The job cuts will take out about 8 percent of the airline's nearly 31,000 employees. Northwest says the cuts will be split between management and front-line jobs.
But the airline isn't providing much detail beyond that. It won't say how the cuts will distributed among pilots, flight attendants and other work groups. Nor will Northwest say where the cuts will come geographically.
Northwest spokeswoman Tammy Lee says the workforce reduction reflects the airline's previously announced plan to cut its flight schedule by roughly 9 percent later this year.
"As a result of flying a smaller network with fewer flights, we need fewer employees," Lee said.
One industry analyst estimates the job cuts could save Northwest about $100 million a year, excluding upfront costs such as severance pay and buyout programs.
Northwest blames its flight and workforce reductions on rising oil prices. Lee says the airline's fuel costs have more than doubled in the past year.
"This is all driven by fuel," Lee said. "Every airline in the business is making these difficult cuts to both employees and capacity. So, we're not alone in this."
Northwest says it will try to jettison as many jobs as possible by using buyout programs, voluntary leaves, work rule modifications and attrition. The airline says it'll resort to layoffs only if it can't reach its job cut target through voluntary means.
Kevin Griffin, head of the flight attendants union, says his members haven't been told much about how the job cuts will affect them.
"This is all driven by fuel. Every airline in the business is making these difficult cuts to both employees and capacity."
"A leave program is being offered right now, which gives the employees a voluntary furlough with benefits and accrued seniority, for up to nine months. But we really don't have any details as far as the number, the locations and wherever they will be reducing the workforce, as far as flight attendants go," said Griffin.
The job cuts come as Northwest officials prepare to combine the airline with Delta Air Lines. Mergers often lead to large scale job cuts. But the two airlines had promised no frontline employees would lose their jobs as a result of the merger.
Griffin says high oil prices may provide cover for a merger-related staff cut.
"I think they're changing the blame from the merger to oil," said Griffin.
Northwest officials insist the cuts are the result of fuel costs which have more than doubled in the past year.
If history is a guide, flight attendants and ground employees, such as baggage handlers and ticketing agents, will bear the brunt of job cuts. That's the view of airline analyst William Swelbar of MIT.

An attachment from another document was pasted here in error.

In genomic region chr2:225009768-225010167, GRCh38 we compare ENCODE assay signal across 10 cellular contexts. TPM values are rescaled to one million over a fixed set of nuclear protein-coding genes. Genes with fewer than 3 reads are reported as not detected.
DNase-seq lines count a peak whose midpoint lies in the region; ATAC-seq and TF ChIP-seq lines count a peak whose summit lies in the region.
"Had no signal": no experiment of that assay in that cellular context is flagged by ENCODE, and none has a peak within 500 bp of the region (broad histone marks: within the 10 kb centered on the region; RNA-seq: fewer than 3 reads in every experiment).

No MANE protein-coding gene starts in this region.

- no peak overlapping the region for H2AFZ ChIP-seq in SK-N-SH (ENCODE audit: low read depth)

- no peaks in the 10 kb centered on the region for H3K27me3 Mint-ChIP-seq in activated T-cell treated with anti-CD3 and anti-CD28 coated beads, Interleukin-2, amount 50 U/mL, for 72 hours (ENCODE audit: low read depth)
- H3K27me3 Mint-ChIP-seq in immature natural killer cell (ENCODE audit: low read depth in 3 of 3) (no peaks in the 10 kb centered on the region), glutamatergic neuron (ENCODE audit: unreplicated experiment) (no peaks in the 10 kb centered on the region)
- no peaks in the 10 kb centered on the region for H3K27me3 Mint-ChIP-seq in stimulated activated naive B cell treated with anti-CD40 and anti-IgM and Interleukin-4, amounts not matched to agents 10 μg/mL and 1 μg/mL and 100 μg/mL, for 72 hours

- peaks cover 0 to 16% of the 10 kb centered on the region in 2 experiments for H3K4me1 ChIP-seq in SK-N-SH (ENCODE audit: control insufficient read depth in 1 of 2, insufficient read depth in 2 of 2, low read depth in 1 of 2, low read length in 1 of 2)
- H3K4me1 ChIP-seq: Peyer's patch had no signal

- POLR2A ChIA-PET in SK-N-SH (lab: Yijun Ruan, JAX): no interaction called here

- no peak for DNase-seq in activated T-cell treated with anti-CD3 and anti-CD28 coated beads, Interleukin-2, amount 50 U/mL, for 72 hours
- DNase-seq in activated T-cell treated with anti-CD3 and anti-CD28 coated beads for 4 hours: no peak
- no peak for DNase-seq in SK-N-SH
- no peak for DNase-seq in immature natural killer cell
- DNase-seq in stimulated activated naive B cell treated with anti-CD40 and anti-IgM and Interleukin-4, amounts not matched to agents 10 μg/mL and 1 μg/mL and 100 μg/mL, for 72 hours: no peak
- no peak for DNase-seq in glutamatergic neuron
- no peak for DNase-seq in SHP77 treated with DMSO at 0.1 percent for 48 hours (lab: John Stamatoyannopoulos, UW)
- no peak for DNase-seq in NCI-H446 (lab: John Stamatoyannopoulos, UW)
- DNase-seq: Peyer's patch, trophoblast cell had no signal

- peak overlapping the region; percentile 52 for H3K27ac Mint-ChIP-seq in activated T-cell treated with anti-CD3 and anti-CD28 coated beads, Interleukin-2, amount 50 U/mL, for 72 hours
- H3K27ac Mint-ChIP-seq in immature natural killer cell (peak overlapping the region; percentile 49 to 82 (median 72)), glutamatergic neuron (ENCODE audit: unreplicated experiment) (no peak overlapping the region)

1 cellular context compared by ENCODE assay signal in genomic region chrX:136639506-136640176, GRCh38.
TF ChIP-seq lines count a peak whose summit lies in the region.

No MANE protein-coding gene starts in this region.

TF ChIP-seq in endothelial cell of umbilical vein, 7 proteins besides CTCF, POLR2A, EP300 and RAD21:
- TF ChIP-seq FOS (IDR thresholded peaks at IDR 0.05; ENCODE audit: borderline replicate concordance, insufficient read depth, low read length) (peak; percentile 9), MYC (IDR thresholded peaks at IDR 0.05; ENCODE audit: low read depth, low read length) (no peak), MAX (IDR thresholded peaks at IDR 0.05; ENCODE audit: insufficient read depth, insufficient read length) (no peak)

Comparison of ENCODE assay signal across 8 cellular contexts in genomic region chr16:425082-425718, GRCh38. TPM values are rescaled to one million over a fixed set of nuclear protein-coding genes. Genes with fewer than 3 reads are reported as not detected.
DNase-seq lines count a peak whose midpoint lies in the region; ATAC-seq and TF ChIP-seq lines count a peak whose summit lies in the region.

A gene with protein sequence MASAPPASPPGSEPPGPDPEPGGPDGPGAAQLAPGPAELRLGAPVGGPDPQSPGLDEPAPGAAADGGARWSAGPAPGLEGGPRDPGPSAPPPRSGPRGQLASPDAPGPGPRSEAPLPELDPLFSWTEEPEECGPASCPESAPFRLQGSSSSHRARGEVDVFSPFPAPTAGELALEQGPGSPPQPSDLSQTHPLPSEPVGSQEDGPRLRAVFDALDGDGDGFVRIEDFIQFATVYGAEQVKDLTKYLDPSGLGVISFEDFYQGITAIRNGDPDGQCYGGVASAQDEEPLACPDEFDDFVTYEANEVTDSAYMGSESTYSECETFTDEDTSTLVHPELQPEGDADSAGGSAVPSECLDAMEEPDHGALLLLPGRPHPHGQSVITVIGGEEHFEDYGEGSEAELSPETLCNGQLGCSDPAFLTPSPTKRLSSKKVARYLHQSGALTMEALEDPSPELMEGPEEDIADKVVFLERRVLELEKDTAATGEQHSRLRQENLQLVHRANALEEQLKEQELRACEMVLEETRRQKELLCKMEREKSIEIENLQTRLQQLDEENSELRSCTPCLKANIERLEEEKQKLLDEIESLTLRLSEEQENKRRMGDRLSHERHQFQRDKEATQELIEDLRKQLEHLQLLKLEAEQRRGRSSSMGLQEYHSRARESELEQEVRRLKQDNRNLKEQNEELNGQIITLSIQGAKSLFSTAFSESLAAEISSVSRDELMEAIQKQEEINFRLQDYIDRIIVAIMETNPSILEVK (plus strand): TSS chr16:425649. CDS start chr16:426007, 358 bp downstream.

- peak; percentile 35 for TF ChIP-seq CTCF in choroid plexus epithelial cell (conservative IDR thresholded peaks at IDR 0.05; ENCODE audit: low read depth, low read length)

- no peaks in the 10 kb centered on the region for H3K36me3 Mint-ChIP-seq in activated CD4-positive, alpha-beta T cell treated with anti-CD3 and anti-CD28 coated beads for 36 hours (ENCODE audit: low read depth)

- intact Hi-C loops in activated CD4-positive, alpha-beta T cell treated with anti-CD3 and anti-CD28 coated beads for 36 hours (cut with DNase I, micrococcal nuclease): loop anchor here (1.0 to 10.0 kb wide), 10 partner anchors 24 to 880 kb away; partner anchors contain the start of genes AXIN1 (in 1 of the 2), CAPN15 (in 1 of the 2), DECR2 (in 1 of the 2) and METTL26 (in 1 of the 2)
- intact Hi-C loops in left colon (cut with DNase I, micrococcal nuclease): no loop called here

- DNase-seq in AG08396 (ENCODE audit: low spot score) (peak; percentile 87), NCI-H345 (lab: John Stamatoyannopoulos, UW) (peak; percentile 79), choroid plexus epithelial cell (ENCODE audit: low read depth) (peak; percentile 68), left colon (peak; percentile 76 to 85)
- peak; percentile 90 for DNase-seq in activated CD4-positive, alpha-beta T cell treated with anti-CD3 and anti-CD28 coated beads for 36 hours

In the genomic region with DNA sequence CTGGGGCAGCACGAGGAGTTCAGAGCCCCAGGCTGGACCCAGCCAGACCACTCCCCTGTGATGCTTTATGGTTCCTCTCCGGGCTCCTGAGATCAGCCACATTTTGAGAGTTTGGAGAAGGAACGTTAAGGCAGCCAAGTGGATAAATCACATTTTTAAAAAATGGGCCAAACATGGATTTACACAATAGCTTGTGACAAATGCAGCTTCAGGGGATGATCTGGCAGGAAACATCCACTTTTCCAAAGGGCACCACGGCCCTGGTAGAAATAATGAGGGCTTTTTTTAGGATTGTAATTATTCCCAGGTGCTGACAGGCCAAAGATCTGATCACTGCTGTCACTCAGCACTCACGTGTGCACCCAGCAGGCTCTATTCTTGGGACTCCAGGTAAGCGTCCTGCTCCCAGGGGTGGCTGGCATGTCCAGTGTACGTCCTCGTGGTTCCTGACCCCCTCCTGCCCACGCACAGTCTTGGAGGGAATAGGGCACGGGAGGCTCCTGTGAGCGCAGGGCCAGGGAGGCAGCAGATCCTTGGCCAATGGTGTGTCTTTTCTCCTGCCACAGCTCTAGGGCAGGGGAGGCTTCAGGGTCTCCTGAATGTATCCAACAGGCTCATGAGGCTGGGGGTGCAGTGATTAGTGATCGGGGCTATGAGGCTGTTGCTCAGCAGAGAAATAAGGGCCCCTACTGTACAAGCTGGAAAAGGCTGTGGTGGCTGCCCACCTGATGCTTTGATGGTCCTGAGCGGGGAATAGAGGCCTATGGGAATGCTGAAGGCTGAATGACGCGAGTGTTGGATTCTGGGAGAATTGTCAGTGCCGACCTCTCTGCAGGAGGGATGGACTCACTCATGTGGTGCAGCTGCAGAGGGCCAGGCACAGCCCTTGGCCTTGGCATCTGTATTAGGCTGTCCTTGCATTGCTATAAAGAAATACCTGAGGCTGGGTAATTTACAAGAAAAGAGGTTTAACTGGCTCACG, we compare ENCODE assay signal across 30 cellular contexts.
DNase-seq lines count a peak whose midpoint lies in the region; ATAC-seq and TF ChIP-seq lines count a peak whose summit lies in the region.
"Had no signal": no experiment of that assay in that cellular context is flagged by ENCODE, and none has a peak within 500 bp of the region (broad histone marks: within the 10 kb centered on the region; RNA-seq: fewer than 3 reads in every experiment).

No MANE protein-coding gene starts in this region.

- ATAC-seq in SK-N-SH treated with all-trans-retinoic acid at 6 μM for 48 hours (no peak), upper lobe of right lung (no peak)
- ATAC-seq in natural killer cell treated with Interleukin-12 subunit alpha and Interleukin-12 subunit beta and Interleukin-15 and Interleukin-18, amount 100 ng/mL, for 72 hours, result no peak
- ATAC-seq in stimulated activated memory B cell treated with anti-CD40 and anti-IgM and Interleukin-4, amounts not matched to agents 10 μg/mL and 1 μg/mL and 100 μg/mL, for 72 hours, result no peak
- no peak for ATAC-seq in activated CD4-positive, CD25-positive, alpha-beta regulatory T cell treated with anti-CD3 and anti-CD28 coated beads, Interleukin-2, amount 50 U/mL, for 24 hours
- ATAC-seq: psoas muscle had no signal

But Sewlbar says it's anyone's guess if the cuts will be enough to allow Northwest to fly at a profit, with oil recently topping $140 a barrel.
So far, he says Northwest and its peers have been trying to cut service and staff judiciously, trying to avoid a truly radical shrinking of their businesses. Swelbar says it's a matter of dumping unprofitable flying.
"This just says very clearly that Northwest and other carriers in the industry recognize that --at these high prices of oil-- there is somewhere between 8 and 12 percent of their respective operations that are not profitable, nor do they offer any hope of being profitable," said Swelbar.
Swelbar says that's critical to keeping an airline from burning through its cash these days.
"You're talking about substantial payroll savings. But the real savings are going to come in not paying for fuel, the ability to put aircraft down," said Swelbar. "There are many things at work here. But more than that, it's just simply the preservation of cash in the short term. That's precious."
Northwest also said it would begin charging $15 for the first checked bag, matching a fee announced earlier this year by US Airways, American Airlines, and United Airlines.
Northwest's new fee applies to tickets sold after Thursday for travel starting Aug. 28 in the U.S. or to Canada.
Northwest also announced a fee for issuing frequent-flier tickets beginning Sept. 15. It said it will charge $25 for domestic tickets, $50 for trans-Atlantic tickets and $100 for trans-Pacific tickets.
The company says it may review the frequent flyer ticket fees if fuel costs drop.
The airline expects those moves could earn it up to $300 million a year.
At Delta Air Lines Inc., which is buying Northwest, a spokeswoman said record high fuel costs are causing the Atlanta-based carrier to look at everything.
"However, we have made no changes to the service we offer to customers for a complimentary first checked bag," spokeswoman Betsy Talton said.
Last month Delta announced a surcharge for redeeming frequent flier tickets $25 for tickets in the U.S. and Canada and $50 for international.
American Airlines was the first major U.S. carrier to announce a fee on first checked bags. Spokesman Tim Smith said Northwest's moves "clearly show they are facing the same extreme challenges all airlines are dealing with these days."
Executives of American parent AMR Corp. said last week they expect to cut 8 percent of the work force, or about 6,800 jobs.
Your support matters.
You make MPR News possible. Individual donations are behind the clarity in coverage from our reporters across the state, stories that connect us, and conversations that provide perspectives. Help ensure MPR remains a resource that brings Minnesotans together.